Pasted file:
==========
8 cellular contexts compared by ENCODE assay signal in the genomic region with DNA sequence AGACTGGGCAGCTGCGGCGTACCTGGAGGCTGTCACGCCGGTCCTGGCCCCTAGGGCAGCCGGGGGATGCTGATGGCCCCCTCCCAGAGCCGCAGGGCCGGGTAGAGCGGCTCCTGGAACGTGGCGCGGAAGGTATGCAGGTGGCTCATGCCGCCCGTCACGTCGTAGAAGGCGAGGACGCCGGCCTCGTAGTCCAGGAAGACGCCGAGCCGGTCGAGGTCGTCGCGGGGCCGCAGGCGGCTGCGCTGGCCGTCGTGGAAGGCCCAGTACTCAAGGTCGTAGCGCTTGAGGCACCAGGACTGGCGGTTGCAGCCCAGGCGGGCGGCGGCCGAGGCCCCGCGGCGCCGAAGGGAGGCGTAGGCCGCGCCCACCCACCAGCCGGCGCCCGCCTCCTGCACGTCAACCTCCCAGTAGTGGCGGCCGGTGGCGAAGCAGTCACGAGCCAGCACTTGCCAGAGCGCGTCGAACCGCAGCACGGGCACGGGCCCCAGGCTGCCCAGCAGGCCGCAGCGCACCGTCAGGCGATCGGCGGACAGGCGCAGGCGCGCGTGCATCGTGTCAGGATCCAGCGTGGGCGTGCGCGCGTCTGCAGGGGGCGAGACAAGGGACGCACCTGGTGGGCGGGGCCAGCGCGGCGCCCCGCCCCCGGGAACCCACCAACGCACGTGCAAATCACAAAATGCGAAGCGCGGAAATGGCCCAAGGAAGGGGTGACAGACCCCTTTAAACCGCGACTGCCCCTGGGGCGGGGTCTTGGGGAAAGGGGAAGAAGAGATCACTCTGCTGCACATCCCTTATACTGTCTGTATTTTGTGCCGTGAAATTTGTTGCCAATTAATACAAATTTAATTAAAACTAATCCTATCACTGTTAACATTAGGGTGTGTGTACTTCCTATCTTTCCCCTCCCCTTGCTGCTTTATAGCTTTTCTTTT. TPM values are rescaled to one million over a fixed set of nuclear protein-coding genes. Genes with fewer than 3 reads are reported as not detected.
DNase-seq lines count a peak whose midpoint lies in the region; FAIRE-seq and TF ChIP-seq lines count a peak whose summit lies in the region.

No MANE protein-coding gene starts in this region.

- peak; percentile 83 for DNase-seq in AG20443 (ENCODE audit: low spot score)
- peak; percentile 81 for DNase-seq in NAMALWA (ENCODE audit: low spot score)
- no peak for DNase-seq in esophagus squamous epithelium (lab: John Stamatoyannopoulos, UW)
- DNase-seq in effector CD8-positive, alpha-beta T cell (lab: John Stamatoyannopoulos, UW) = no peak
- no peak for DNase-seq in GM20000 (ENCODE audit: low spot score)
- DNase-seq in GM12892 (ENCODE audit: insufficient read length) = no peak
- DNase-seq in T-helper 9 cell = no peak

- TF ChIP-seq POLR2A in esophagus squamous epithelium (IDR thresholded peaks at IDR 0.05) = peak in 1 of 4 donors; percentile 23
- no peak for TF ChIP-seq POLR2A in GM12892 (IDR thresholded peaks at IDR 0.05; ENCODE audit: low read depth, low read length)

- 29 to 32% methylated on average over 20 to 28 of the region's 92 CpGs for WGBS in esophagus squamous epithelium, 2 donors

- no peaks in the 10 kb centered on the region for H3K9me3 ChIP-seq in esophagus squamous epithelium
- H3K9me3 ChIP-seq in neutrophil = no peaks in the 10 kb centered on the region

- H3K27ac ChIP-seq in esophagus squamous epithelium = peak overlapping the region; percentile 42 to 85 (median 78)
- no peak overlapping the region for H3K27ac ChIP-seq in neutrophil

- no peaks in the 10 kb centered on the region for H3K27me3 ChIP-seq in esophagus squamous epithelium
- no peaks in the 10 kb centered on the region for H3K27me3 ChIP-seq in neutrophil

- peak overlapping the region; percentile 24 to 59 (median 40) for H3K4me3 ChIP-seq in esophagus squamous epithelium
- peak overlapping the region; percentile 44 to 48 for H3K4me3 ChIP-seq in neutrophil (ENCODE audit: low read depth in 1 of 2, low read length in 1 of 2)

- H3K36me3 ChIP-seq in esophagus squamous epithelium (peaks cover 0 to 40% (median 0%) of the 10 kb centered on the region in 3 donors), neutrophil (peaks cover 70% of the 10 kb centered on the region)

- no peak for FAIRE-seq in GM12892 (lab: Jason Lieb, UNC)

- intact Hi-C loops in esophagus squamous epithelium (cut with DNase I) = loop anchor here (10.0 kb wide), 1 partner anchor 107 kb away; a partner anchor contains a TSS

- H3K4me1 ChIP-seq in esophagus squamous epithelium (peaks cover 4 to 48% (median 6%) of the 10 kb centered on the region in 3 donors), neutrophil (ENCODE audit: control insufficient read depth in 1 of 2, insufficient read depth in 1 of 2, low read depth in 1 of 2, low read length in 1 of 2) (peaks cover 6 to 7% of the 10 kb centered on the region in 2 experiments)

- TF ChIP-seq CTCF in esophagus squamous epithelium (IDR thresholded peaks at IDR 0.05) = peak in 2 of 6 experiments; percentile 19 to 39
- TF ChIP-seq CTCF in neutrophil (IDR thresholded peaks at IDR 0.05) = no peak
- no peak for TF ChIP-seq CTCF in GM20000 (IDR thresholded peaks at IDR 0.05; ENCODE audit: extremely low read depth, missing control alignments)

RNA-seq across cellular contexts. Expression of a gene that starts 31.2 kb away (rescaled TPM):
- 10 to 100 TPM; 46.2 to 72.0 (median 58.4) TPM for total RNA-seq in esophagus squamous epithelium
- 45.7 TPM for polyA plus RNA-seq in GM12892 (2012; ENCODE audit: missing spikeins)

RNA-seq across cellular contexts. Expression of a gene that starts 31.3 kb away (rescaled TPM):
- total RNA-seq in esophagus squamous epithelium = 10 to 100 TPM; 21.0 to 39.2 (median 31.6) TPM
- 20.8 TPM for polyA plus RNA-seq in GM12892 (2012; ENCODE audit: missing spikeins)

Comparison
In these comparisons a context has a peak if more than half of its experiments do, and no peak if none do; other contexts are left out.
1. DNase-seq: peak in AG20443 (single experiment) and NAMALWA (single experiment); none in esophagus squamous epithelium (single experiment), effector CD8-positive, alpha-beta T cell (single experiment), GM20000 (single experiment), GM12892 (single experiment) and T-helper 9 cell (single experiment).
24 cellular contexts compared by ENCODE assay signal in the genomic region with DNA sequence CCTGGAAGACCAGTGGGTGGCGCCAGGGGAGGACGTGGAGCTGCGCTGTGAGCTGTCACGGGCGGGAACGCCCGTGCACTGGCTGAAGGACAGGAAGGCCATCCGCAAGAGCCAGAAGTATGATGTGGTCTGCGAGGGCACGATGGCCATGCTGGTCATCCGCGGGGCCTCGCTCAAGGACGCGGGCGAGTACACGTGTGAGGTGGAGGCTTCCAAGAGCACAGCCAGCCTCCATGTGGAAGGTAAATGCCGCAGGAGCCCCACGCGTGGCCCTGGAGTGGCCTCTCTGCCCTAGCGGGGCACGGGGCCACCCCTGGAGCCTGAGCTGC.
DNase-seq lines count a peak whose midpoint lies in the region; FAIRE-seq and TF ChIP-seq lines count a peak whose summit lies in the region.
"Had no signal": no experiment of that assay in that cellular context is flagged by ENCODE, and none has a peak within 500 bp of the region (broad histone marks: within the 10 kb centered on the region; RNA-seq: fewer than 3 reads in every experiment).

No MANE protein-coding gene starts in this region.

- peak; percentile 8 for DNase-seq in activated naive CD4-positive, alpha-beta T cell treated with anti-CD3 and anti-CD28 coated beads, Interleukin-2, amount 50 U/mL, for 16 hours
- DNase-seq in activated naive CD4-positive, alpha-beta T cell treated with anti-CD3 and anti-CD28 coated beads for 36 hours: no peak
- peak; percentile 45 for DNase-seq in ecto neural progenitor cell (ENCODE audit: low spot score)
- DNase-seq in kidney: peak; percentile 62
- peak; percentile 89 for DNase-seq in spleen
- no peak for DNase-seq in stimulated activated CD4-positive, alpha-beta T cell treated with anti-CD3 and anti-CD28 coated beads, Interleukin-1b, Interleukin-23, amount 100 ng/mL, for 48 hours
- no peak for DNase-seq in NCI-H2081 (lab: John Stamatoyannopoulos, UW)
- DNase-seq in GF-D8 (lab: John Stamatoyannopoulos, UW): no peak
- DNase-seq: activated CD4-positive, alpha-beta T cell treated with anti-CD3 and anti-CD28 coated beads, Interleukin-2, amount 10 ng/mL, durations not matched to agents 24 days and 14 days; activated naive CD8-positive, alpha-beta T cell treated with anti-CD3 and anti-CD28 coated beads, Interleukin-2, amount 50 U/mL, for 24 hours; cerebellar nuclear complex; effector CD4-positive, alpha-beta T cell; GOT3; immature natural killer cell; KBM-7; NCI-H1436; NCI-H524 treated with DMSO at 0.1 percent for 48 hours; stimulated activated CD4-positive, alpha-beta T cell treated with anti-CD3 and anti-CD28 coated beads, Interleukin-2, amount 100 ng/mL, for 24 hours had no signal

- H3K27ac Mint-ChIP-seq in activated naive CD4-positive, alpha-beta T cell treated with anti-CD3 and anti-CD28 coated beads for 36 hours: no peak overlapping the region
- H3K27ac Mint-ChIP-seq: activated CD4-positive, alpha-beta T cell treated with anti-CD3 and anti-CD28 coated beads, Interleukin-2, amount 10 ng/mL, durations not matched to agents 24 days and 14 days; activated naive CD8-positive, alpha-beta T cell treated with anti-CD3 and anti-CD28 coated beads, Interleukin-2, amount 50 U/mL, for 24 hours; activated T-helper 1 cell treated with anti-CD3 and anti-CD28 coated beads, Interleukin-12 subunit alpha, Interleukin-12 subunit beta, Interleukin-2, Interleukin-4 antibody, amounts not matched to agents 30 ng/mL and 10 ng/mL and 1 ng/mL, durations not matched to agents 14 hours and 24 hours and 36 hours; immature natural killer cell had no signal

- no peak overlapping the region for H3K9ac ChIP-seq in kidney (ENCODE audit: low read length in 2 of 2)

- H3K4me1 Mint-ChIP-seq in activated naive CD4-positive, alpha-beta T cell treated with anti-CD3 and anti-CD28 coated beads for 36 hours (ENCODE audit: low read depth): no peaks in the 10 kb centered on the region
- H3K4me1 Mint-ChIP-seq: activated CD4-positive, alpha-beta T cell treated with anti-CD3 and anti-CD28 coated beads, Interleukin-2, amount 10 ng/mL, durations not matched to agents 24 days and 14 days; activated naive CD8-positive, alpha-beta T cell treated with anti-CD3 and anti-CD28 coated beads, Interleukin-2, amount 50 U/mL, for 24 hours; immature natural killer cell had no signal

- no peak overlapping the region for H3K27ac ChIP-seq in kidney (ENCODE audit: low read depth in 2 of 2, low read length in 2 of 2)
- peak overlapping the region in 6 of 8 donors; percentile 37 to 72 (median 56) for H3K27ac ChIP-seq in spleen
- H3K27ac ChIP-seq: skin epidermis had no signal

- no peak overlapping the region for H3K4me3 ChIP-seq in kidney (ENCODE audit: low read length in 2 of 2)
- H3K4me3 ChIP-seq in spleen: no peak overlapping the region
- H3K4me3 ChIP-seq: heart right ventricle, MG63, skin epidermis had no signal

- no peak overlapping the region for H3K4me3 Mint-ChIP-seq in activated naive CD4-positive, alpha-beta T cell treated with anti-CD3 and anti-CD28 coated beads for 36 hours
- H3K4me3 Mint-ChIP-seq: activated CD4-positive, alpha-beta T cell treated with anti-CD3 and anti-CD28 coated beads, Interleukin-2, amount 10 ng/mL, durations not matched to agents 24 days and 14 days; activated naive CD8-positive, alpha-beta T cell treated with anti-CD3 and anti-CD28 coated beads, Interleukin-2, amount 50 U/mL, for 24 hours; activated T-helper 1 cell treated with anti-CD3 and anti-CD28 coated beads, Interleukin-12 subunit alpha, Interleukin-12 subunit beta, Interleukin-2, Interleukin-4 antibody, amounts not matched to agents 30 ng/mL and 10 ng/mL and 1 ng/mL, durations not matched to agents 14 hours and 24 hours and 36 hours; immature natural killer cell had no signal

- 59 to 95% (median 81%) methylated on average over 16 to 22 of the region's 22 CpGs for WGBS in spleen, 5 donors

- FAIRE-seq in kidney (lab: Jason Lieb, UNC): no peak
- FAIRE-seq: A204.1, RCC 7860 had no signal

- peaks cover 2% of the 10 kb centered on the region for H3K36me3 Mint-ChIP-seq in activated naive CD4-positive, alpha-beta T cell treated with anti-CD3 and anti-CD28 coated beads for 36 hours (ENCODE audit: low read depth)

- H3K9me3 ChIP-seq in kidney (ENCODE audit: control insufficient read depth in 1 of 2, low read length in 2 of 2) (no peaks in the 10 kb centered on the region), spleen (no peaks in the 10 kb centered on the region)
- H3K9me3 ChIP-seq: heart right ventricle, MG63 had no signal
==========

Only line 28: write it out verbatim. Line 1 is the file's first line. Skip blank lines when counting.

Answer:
- no peak for TF ChIP-seq CTCF in GM20000 (IDR thresholded peaks at IDR 0.05; ENCODE audit: extremely low read depth, missing control alignments)